When my wife was diagnosed with breast cancer we started a Caring Bridge site that we used to keep people updated on Debbie’s condition. After receiving compliments on the site I decided that I would like to try to write more. So when Alicia asked me what I wanted for Christmas I mentioned a writing class. She got me a gift certificate which I used for a class. Unfortunately as I took the class Debbie took a turn for the worse and passed away.
I took another class about getting into the writing habit. I wanted to keep writing but sometimes my grief left me without the energy to spend time on anything. However, I wanted to get into the habit of committing to writing and actually doing something. So I started writing haikus. They seemed like something I could write and actually accomplish something without putting in a long time.
Haikus are a Japanese form of poetry. A haiku consists of three lines. The first and last lines are five syllables each and the middle line is seven for a total of seventeen syllables. It seemed like something where I could write one poem in sitting without taxing myself.
Starting haiku was hard at first. I later wrote the haiku below about that feeling.
The Haikuist’s Lament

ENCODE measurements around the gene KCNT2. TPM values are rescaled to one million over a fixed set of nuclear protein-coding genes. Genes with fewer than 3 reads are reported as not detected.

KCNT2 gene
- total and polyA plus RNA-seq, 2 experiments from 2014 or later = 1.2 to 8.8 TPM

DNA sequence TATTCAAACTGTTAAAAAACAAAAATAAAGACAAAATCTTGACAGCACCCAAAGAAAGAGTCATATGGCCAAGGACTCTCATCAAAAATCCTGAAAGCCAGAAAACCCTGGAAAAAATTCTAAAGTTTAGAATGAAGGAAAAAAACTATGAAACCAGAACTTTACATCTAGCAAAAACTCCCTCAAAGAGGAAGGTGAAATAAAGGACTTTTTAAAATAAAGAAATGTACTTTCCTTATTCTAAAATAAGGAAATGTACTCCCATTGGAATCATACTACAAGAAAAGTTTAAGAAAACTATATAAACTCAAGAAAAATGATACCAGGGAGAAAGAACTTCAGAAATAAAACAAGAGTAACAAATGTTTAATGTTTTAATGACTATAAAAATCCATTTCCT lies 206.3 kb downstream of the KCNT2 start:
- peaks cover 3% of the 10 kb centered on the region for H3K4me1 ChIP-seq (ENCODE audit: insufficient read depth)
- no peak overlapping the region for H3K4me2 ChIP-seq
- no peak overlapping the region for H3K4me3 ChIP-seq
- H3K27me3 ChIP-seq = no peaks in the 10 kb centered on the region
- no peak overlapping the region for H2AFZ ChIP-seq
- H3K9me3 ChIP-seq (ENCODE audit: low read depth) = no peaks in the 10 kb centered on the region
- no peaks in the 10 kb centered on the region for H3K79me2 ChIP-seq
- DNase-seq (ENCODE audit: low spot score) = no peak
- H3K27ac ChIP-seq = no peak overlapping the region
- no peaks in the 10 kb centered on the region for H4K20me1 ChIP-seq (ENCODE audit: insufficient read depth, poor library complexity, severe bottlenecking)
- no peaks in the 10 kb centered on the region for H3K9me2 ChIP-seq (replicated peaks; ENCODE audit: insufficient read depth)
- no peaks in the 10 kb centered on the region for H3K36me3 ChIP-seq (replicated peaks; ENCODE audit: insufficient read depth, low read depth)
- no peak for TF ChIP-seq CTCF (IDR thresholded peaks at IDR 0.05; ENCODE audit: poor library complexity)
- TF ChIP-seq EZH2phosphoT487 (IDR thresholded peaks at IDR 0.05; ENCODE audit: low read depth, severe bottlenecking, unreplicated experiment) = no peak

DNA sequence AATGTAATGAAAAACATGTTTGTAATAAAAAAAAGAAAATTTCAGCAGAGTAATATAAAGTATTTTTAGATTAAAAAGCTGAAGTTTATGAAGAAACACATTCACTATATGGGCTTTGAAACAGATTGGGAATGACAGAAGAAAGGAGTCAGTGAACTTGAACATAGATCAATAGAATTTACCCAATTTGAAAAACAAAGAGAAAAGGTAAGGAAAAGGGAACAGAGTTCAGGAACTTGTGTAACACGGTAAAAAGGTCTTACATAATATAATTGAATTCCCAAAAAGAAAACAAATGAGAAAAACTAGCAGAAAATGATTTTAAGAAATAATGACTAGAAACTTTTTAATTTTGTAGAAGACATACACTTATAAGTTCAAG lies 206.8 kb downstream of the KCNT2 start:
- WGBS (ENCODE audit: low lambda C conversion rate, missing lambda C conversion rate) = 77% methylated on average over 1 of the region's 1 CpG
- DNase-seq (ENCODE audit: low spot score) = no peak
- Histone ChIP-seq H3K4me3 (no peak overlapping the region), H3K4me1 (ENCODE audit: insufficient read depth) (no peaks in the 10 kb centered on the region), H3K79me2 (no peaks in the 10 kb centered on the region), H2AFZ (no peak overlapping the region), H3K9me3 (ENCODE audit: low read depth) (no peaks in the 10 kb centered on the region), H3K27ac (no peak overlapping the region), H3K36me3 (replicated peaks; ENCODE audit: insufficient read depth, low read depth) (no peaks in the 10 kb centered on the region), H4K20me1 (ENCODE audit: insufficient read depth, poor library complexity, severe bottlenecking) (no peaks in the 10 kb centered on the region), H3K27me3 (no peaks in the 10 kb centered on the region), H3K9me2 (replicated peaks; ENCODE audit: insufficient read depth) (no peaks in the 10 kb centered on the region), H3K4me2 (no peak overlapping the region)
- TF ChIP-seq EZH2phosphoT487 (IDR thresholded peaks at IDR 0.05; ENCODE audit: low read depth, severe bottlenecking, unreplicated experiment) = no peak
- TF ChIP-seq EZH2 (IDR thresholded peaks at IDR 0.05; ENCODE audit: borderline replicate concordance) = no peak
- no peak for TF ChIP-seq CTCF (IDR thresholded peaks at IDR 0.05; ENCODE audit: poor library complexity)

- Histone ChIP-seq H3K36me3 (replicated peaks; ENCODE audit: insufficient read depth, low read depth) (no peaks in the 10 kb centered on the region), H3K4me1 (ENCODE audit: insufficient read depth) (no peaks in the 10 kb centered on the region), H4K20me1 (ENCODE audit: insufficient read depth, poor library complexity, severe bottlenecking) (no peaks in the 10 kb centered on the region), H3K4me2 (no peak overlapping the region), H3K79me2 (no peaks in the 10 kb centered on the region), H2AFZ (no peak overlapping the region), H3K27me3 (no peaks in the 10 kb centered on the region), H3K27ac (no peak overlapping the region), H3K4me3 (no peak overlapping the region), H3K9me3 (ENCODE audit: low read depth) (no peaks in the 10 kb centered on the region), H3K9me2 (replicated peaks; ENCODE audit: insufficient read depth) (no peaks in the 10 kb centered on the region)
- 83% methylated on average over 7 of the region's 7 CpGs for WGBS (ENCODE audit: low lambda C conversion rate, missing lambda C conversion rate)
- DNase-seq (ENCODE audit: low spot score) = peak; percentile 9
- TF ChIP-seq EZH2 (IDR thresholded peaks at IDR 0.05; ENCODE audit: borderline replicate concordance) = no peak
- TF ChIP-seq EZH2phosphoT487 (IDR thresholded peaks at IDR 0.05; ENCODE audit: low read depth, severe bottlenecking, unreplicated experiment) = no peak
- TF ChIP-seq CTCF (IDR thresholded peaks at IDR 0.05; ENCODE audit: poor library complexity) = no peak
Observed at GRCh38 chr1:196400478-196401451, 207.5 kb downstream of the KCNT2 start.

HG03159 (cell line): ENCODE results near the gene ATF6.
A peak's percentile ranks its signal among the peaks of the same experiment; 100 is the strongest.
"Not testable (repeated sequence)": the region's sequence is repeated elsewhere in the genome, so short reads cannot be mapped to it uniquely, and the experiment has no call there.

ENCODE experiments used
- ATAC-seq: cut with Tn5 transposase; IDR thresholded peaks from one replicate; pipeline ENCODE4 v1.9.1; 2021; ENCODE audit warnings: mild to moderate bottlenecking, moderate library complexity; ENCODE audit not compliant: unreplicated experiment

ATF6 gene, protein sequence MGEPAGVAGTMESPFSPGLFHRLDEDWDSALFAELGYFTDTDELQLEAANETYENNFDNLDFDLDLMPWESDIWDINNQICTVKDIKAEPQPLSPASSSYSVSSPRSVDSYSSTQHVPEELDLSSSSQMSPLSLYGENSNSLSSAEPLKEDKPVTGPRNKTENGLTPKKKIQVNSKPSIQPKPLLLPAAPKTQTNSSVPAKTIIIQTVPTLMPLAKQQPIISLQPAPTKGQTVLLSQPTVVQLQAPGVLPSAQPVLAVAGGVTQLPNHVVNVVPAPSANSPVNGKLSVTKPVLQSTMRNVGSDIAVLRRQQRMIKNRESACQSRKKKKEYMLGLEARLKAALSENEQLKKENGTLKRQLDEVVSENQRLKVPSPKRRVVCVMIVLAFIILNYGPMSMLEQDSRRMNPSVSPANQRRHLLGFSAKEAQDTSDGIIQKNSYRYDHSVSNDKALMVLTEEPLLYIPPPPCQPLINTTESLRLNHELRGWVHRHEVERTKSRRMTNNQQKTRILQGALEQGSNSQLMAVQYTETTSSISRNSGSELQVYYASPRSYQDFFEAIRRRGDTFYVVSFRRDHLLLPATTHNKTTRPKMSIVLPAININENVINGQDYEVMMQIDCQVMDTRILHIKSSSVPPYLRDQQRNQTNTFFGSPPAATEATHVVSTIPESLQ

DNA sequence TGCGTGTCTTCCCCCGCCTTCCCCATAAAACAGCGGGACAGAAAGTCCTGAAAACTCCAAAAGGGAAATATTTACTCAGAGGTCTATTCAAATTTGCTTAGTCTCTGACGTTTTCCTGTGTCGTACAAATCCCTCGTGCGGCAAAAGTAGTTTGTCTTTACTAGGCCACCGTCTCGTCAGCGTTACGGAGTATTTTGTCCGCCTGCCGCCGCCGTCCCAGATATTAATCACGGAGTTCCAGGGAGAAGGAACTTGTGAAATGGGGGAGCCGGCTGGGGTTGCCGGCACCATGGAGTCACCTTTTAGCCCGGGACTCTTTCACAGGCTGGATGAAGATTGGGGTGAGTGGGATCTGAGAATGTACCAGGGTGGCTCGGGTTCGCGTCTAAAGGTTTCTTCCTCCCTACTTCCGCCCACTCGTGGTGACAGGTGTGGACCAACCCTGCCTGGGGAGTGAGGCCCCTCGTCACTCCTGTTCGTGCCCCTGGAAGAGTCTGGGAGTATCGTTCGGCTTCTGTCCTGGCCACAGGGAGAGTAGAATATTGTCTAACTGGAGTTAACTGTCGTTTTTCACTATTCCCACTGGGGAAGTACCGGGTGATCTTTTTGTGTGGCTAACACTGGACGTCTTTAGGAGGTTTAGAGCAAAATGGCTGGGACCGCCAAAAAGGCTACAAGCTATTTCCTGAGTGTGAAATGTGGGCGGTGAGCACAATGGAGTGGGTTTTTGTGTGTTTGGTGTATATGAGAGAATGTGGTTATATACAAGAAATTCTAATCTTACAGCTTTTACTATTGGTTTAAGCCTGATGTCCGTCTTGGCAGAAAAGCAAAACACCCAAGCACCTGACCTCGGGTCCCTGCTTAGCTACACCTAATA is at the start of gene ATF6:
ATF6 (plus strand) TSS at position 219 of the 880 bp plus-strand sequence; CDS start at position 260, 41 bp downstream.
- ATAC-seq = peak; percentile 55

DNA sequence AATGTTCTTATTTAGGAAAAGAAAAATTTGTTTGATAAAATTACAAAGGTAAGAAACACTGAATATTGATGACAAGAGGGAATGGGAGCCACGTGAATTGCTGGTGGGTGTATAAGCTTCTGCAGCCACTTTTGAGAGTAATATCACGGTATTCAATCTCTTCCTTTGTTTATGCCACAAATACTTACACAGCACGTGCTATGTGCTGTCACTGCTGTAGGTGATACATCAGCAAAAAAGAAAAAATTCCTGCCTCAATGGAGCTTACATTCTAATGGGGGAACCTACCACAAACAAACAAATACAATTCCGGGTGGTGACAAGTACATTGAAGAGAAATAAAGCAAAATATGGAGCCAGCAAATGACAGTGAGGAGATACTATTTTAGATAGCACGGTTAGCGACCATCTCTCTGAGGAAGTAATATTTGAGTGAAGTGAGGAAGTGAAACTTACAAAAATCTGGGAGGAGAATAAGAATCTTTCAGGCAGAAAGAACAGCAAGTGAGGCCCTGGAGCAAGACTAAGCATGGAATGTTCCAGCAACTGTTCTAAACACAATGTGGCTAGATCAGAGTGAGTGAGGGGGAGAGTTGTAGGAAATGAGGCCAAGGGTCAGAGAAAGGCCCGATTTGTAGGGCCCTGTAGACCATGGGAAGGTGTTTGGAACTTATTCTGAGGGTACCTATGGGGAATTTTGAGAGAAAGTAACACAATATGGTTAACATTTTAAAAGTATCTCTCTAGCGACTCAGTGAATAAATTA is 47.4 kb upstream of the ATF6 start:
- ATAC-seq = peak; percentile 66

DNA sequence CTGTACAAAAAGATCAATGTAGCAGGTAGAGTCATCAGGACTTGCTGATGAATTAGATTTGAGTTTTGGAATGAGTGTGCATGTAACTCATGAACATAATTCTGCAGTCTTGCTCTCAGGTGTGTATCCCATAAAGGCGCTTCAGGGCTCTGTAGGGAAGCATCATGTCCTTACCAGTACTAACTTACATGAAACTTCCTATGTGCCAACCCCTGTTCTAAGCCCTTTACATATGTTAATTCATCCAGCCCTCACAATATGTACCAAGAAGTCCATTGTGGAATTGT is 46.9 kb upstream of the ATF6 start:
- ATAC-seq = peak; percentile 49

How can I express my fee-
It’s not nearly e-
As I worked with the form I realized it was helping me to focus my thoughts. You can’t have anything extraneous; there’s just no room in the poem. It helped me to get my thoughts and emotions on paper. It allowed me to express my grief and deal with my memories.
Some of my earlier poems were titled. It was a way to sneak in some extra syllables. After all, “Celebration of Life Service” would take up most of the poem leaving me with no room to say anything about it. Eventually I stopped titling the poems, it felt a little like cheating to get the extra syllables. As I kept working with haikus I found the answer to the Haikuist’s Lament.
You may find out that
Seventeen pieces of words
Can say a whole lot
Several months after I started I was reading a book of haikus. I read that haiku poems have a season word in them. My poems also had seasons. But not the annual seasons of nature, rather they were the seasons of illness and death. I arranged them into four seasons with an introductory haiku for each. The Season of Before is our life together before Debbie’s cancer. The Season of Cancer tells of the time Debbie’s symptoms started to appear until she died. The Season of Mourning is the story of my grief journey. The Season of After is me envisioning my future. I'll be posting each season on the blog at a later date.
Every grief journey is different, but being able to express grief in some way is important. Being able to write things down was an important part of my journey which still continues.
11/23/2016 10:51:33 am
Phew. I don't know how I missed the haiku works, Tim. This lament captures the challenge and the great gift of this poetic form. And to read through the whole journey with Debbie in Haiku was so moving and profound for me. Keep writing, little brother!!
7/17/2021 09:45:05 pm
Yes, our lives have seasons. The season of our youth, the season of family / raising children; season of our careers, the season of our golden years.
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